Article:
Today was so fun! We had a lot of free time, and we played a lot of games. It’s really cool getting to know everyone else on the trip, especially because some of them I had never talked to before arriving in the DR.
Yesterday, I worked out with one of the leadership coaches (a teacher from school) named Mr. Klakovich. It was really fun and it inspired others to make a workout group that would exercise this morning. We did some cardio and it was cool doing something as a group. I wanted to do more cardio (like stairs and running), but everyone else was too tired and moved on to another exercise. I was disappointed that I wasn’t as assertive as I could’ve been during the workout, and I felt kind of excluded when they moved on to do ab exercises without me. It’s kind of hard for me to share my workout time with others because I usually use it to cool down and relax, as well as regain confidence and have personal time. So, I was initially uncomfortable and it was even worse since I wasn’t always guiding people during the workout.
I used my free time to take a shower, so the rest of the group started playing a game without me, so I felt that I couldn’t join since it was too late. After that, I started talking to Bridget and Summer. Everyone else went downstairs, so we decided to follow them, but they started playing another card game and I felt left out again. So I used my free time to be alone. I think since I wasn’t able to workout alone, I had to use a different time to be alone and express my more serious emotions by myself. But then afterwards, I came into the hallway and saw that Gavin and Danil were also not participating in the game downstairs and since I was going down there already, I invited them to come down with me. We played a fun game that was like telephone but it was with pictures instead of a phrase.
After Free Time, we got to explore the city with our ambassadors, Saory and Ricardo. It was super cool getting to talk to Saory about politics, both in the DR, San Juan, and the US. I really look up to her because she spends time researching political ideas/individuals (mayors, presidents, political parties, etc.), and she doesn’t necessarily base her political decisions on what politicians say. In addition, I learned that she taught herself English (she began about 2 years ago)! I had taken 4 years of French and I was no where near as fluent as she is today. Her dedication to learning and how much progress she has made are so impressive and I hope to take that dedication home and apply it to my own work, including but not limited to my school work, my summer job, and extra curricular activities.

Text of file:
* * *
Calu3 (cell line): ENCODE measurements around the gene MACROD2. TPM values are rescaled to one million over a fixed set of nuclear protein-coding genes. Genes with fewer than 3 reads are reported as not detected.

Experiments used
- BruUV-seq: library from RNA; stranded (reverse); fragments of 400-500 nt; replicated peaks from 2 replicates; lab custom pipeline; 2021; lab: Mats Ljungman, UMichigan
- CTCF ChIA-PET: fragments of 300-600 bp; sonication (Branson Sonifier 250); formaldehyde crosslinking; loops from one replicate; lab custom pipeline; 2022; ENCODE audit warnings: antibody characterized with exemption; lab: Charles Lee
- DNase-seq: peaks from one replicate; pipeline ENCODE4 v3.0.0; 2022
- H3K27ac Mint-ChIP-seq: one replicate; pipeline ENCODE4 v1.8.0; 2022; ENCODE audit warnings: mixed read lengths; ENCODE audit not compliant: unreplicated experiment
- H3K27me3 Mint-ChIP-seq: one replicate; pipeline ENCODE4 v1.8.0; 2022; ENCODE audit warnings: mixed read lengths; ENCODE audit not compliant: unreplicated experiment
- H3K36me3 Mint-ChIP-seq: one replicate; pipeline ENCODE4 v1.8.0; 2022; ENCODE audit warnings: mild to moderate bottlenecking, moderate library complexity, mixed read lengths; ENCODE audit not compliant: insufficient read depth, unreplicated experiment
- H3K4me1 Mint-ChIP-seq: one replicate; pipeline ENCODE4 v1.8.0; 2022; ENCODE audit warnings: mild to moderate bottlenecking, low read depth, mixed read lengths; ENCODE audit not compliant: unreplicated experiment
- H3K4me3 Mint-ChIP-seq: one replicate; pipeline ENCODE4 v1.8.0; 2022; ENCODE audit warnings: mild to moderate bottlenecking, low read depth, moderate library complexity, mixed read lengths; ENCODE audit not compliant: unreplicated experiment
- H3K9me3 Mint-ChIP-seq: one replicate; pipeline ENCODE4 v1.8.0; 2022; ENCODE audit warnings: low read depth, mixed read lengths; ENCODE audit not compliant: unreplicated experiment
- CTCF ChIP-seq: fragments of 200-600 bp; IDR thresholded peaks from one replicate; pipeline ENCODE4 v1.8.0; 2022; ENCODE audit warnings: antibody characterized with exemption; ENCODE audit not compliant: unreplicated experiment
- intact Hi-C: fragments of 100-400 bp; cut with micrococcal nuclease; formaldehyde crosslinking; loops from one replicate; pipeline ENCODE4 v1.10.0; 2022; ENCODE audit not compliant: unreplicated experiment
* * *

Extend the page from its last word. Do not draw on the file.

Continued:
After the Exploration time, we all had dinner, but as Lider de Dia, there’s a certain routine that I had to follow, like asking the providers (food servers) their names and what food they were serving. I’m extremely uncomfortable talking to the locals because even when some of them speak in English, I can’t really understand them because their accents are so thick. I can never understand someone’s name the first time they say it. So, I had to ask my assistant, Danil, to speak to the providers for me. Also, as leader, I had to get my peers’ attention and explain the food and greet and thank the providers. But I wasn’t always initially listened to, so Danil had to help me again to get everyone else’s attention. Meal time was probably the most uncomfortable because I wasn’t really respected and I felt that I wasn’t assertive enough. I hope to become more confident in leadership roles and I would like to apply my experience today into my role on the Carrboro field hockey team.